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Blu-ray Disc at 10: Gateway to 4K Ultra HD, Digital Delivery

27 Jun, 2016 By: Thomas K. Arnold

James Cameron once said, “I wish all my movies could be seen by everyone at home in Blu-ray. It’s the image quality, it’s the color, it’s the quality control — it’s everything.”

The acclaimed director of Avatar and Titanic, two of the highest-grossing movies in history, knows what he’s talking about. On the 10th anniversary of its June 2006 launch, the disc remains the best, and most popular, way to watch movies in the home. It’s also the launch point for 4K Ultra HD, the next big step in home-viewing technology. 4K Ultra HD Blu-ray Disc is the widely hailed next-generation disc format with four times the pixel density of HD Blu-ray as well as high dynamic range (HDR), with greater contrast and deeper, more life-like colors. The format got off to a wildly successful start in the first quarter of this year, with the first batch of 4K Ultra HD discs hitting stores in March and breaking all sales expectations — even though there are just two players currently on the market, from Panasonic and Samsung.

That situation is expected to change — and fast. In June, birthday month for the Blu-ray Disc, Microsoft announced its new Xbox One S games console is 4K Ultra HD Blu-ray and HDR compatible, while Sony said it is developing an upgraded version of its PlayStation 4 gaming console that will offer ultra-high definition 4K resolution and richer graphics.

Other CE companies are expected to roll out players of their own in the coming months.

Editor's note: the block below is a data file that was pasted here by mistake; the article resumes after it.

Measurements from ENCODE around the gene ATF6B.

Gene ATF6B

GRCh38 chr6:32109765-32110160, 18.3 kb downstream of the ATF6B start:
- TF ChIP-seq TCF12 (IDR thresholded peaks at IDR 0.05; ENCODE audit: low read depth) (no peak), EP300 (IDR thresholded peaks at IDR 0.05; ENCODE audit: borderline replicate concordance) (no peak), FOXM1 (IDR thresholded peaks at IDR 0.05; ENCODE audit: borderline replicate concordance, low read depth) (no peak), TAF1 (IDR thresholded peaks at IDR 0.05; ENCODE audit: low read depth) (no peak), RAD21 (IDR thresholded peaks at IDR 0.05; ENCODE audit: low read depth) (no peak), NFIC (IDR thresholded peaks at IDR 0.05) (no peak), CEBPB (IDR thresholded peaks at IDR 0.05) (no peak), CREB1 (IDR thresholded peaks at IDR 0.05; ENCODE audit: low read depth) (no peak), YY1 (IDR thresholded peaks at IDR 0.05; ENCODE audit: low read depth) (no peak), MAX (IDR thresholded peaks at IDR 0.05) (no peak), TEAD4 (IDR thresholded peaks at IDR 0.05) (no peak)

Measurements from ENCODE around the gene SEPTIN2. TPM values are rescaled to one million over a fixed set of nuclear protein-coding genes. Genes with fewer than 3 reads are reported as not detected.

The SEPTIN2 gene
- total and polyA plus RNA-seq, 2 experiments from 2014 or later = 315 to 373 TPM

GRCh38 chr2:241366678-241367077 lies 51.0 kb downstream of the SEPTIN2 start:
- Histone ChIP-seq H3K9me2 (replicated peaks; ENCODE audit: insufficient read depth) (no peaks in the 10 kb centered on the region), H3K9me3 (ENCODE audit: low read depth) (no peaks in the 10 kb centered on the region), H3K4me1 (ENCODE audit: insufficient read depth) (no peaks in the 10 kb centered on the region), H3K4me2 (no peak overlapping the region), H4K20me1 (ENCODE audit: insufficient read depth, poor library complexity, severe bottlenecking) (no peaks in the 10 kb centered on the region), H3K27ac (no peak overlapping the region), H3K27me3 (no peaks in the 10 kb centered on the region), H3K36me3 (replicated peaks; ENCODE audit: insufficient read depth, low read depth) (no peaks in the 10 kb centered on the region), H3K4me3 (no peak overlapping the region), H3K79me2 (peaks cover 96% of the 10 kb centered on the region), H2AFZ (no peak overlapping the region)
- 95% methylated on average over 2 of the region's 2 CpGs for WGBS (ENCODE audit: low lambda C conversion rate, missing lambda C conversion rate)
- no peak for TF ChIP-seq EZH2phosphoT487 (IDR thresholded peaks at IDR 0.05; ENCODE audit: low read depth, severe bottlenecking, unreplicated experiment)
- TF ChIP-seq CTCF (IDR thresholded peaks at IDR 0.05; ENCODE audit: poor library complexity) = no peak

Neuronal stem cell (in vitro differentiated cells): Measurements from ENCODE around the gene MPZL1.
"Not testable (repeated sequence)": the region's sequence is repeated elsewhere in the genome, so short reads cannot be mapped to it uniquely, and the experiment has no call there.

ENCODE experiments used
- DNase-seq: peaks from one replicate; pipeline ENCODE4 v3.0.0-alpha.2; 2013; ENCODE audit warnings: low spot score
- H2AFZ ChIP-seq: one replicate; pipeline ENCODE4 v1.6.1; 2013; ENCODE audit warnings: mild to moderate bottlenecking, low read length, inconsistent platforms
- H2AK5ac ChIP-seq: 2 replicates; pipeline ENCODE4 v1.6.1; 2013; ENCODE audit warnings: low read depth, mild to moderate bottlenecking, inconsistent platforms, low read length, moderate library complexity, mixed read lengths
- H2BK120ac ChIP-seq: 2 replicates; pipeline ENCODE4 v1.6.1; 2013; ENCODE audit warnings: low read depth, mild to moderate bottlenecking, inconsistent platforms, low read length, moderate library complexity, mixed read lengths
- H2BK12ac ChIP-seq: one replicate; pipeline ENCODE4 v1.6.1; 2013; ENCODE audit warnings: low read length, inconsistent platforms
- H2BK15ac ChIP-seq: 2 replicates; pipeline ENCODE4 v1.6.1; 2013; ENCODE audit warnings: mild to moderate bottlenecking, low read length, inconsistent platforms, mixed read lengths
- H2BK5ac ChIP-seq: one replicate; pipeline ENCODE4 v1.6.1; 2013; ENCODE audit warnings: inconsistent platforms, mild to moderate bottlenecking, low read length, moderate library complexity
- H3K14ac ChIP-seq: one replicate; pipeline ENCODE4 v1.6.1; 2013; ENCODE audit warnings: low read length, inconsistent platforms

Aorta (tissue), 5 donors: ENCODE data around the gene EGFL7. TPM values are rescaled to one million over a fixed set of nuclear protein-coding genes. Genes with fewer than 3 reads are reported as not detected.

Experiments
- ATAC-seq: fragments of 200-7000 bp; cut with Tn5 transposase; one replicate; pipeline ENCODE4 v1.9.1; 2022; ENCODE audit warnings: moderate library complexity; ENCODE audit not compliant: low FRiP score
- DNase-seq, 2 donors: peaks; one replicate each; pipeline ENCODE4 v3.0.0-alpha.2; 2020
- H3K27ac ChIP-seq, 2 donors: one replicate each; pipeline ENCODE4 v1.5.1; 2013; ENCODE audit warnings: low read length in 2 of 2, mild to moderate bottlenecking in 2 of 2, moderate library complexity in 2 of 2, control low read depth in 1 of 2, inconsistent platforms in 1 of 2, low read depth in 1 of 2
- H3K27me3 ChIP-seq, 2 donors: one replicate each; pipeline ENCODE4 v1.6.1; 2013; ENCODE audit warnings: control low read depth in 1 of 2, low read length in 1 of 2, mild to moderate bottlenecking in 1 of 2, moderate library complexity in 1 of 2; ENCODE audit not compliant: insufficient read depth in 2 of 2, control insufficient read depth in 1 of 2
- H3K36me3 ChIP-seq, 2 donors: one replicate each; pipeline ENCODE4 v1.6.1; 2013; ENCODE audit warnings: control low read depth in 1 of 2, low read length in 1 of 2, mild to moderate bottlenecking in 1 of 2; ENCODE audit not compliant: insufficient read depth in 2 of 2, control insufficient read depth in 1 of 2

Meanwhile, excitement on the content side continues to mount. “In keeping with our steadfast commitment to offering the best possible video and audio presentation, we are excited about the introduction of Ultra HD Blu-ray,” said Bob Buchi, president, worldwide, Paramount Home Media Distribution. “Our first titles, J.J. Abrams’ global blockbusters Star Trek and Star Trek Into Darkness, are the ideal titles to entice consumers into taking the next leap forward in home entertainment.”

That the Blu-ray Disc is the vehicle the CE and content industries are using to drive 4K Ultra HD into the home isn’t surprising. It’s not just the disc’s high capacity; it’s the public’s familiarity with the format. More than 84 million U.S. households have a Blu-ray Disc player, and people continue to spend more money on buying discs than they do on any other medium.

Since the format was launched, consumers have bought some 750 million Blu-ray Discs, according to Home Media Market Research estimates. In the first quarter of this year, consumers bought 3% more Blu-ray Discs than they did in the first quarter of 2015 — while spending was up 6%, according to an analysis of industry numbers by Home Media Magazine’s market research team. This follows a significant gain in the fourth quarter of 2015, as well, with unit sales up 4% and revenue up a stunning 12%, despite rampant discounting centered around the Black Friday weekend.

Paramount’s Buchi said the format is firmly entrenched in the mainstream, noting, “We’ve seen the revenue split shift dramatically, with Blu-ray now accounting for nearly 50% of consumer spending on theatrical titles and as much as 70% on some tentpoles."

That trend is likely to accelerate, particularly with the arrival of Ultra HD Blu-ray, which observers say will likely fuel a resurgence in overall disc sales. As CNET said, Ultra HD Blu-ray “will look significantly better than any streaming feed. … The possibility of pristine 4K content is exciting, but even more so is the potential for a wider color gamut, high dynamic range and more.”

Pristine Picture and Sound

This month marks Blu-ray Disc’s 10th anniversary. The format was introduced to consumers in June 2006 on the eve of the high-definition revolution, to give them the single best viewing experience — which it still does today. Indeed, the “archive quality” aspect of Blu-ray Discs is one of the format’s key tenets, meaning studios take great care in handling transfers and video processing because they know the disc is being collected and treasured by people who really care about these movies.